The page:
Writing is a funny way to spend your time.
It is one profession where you spend most of your time alone in a room with the clattering of keys and, if you are fortunate, the story battling through your brain finds its way onto the page. It is only after hours (or days, weeks … years?) of writing alone does the final product present itself as a first draft and a very important CTRL S.
But this is the most crucial time for me.
For years, I would let my first draft manuscripts sit. They would sit for a month, then a season, and then a year. By the time I felt like returning to one, I had started on another story.
Some of the best advice I ever heard was to edit your work and then send it out. It is never a complete work until it is sent out. You will be rejected. Art is never universally loved.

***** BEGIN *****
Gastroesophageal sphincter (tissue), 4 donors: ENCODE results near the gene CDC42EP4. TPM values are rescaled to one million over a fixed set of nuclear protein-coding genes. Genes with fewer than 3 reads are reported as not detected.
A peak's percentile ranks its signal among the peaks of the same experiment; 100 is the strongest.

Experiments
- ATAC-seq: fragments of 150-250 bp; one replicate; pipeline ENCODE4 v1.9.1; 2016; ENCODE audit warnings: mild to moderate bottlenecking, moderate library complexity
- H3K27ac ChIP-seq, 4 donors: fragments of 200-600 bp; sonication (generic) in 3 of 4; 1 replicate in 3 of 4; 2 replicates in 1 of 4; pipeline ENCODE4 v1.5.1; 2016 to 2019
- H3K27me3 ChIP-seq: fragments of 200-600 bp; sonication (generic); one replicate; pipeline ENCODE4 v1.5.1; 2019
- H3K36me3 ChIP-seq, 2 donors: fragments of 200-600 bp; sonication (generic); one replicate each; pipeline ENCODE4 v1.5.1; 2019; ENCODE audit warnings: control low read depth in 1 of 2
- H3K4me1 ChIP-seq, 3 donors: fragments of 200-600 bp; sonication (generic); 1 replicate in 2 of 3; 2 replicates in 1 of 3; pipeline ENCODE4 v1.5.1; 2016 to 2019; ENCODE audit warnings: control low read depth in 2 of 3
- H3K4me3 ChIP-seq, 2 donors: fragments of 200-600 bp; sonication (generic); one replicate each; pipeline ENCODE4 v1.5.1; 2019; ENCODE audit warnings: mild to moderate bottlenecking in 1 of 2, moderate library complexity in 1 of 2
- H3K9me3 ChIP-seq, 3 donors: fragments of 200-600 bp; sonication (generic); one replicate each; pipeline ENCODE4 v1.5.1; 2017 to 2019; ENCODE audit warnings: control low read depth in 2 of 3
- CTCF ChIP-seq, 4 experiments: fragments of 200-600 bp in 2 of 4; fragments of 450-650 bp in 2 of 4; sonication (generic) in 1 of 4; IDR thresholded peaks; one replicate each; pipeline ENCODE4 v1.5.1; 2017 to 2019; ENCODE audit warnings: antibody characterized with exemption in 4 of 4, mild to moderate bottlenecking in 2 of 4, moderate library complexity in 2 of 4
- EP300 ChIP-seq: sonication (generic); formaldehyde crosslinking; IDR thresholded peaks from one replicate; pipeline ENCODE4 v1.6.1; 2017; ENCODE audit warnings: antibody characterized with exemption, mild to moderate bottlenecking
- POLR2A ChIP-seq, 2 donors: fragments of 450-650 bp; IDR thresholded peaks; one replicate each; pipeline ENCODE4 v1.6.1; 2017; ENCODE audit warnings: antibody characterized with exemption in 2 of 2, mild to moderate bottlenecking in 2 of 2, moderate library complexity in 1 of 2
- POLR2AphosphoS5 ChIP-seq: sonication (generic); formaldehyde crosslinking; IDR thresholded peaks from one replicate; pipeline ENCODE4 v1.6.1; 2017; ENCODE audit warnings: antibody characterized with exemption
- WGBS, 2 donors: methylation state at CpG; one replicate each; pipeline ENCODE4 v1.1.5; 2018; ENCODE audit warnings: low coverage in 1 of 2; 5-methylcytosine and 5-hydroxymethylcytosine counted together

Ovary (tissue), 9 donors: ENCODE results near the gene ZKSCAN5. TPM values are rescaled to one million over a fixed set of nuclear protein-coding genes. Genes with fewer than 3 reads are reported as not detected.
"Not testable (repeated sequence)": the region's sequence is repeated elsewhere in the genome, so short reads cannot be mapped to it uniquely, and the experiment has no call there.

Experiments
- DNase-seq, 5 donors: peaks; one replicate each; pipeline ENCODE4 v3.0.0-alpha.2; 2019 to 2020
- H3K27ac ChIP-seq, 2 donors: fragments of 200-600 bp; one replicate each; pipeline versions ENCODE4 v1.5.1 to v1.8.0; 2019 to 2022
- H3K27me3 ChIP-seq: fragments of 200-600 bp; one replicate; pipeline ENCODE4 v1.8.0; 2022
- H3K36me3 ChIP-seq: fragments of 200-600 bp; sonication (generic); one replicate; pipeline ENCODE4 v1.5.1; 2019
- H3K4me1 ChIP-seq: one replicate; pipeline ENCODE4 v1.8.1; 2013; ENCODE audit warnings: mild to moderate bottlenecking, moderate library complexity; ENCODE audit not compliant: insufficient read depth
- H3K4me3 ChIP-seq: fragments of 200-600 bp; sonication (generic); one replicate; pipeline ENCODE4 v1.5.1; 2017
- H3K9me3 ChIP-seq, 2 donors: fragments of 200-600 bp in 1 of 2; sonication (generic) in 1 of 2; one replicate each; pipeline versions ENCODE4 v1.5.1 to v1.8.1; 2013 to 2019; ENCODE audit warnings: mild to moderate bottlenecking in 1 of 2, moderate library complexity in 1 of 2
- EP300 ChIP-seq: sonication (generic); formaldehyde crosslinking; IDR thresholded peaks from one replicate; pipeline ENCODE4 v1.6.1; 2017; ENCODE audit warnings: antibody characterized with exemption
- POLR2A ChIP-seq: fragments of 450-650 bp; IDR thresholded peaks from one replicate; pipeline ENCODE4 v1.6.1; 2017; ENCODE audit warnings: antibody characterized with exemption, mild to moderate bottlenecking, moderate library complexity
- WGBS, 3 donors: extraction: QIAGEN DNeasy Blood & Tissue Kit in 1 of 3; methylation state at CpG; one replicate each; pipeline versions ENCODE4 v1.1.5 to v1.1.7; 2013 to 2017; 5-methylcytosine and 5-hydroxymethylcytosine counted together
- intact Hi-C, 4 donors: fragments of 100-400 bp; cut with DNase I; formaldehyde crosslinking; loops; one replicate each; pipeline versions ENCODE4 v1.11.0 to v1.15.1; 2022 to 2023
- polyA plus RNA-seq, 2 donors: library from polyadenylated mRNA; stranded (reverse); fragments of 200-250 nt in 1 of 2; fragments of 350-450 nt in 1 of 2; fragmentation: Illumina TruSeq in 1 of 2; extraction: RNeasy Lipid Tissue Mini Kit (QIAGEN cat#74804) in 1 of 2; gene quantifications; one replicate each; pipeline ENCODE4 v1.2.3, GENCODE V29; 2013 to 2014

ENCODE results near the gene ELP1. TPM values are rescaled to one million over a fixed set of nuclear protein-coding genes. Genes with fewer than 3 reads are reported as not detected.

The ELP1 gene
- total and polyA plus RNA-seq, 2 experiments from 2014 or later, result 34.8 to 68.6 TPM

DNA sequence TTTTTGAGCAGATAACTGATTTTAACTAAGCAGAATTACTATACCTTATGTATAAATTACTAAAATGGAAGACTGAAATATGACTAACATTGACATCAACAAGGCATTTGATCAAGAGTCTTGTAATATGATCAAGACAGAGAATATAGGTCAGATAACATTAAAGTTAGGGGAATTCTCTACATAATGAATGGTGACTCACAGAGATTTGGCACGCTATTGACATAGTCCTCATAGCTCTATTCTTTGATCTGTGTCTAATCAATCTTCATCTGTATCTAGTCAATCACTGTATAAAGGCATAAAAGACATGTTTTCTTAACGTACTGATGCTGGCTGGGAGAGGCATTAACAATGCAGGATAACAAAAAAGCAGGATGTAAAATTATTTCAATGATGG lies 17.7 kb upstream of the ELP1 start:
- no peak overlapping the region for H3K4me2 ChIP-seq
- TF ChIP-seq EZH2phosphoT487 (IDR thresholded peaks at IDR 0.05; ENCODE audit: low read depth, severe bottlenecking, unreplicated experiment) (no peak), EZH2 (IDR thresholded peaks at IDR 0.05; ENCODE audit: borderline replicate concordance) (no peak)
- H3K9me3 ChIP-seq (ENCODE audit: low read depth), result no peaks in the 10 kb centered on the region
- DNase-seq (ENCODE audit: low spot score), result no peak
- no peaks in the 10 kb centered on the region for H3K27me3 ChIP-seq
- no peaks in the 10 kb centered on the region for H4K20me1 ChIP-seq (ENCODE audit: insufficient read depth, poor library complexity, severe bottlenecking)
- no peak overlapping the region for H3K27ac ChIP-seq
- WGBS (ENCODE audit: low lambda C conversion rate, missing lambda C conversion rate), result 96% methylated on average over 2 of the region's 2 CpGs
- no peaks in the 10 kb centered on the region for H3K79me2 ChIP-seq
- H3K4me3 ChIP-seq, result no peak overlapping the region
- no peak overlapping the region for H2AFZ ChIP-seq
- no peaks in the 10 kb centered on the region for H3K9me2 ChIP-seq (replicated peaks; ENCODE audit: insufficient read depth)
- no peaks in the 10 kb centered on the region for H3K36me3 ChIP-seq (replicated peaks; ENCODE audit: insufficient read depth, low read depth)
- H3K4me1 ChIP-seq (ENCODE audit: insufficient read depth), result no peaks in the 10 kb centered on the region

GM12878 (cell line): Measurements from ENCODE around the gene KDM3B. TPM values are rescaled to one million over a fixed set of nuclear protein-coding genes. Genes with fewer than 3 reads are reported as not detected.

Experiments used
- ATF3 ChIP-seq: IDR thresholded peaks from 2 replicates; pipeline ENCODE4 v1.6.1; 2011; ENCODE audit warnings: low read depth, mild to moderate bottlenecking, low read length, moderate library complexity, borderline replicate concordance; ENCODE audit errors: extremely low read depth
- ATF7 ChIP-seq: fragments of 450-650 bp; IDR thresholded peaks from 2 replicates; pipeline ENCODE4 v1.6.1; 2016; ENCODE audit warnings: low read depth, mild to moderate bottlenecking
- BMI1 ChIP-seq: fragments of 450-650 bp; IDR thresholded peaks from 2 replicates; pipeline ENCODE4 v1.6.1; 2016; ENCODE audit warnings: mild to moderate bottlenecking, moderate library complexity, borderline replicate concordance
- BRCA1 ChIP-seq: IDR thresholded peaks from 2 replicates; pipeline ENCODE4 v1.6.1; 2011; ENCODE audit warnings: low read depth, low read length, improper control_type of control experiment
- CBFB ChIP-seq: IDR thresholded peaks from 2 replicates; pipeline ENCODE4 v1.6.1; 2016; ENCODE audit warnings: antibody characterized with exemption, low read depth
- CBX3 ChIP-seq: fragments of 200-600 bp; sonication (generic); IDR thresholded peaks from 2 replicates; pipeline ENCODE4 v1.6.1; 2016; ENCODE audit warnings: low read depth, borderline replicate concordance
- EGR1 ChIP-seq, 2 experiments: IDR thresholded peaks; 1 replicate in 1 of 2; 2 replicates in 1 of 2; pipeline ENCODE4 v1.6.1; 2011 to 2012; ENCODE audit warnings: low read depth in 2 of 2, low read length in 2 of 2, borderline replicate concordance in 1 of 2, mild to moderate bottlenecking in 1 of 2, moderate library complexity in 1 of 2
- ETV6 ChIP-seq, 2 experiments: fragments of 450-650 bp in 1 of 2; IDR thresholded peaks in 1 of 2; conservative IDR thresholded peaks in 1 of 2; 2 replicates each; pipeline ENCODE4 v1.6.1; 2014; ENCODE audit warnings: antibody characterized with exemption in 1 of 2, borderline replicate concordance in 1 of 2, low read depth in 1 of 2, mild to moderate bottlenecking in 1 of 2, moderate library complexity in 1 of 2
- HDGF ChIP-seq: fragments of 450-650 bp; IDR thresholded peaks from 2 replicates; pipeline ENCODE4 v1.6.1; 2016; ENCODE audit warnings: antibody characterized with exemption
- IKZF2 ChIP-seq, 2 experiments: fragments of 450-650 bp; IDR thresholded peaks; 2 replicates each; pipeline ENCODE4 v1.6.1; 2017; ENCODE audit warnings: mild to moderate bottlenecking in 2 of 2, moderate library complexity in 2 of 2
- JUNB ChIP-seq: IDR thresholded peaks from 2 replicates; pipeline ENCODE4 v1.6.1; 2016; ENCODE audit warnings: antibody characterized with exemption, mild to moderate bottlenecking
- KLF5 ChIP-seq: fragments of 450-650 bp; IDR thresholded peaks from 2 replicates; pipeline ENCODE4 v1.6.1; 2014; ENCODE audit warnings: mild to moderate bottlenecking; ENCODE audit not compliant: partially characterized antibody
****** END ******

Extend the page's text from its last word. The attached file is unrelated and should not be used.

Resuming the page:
When I was younger, I felt like Marty McFly in Back to the Future. He said, “What if they say I’m no good. What if they say, ‘Get out of here kid. You’ve got no future. I don’t think I could take that kind of rejection.”
Let me tell you something I learned from working at a daily newspaper: Write your story like you have a deadline in ten minutes. Write it now. Write hard and true.
You know what is worse than rejection? Worse than being told you have no business chasing that dream of writing a book you love?
Wondering about the file you left on your hard drive, untouched and unloved. Trust me, I know. Regret’s a dangerous thing, perhaps the most dangerous thing. Those of you who have tasted the bitter singe of regret know I speak the truth.
Go finish your story. Tell the world about it. Don’t hoard it for yourself. Your story deserves better than that.
And so do you.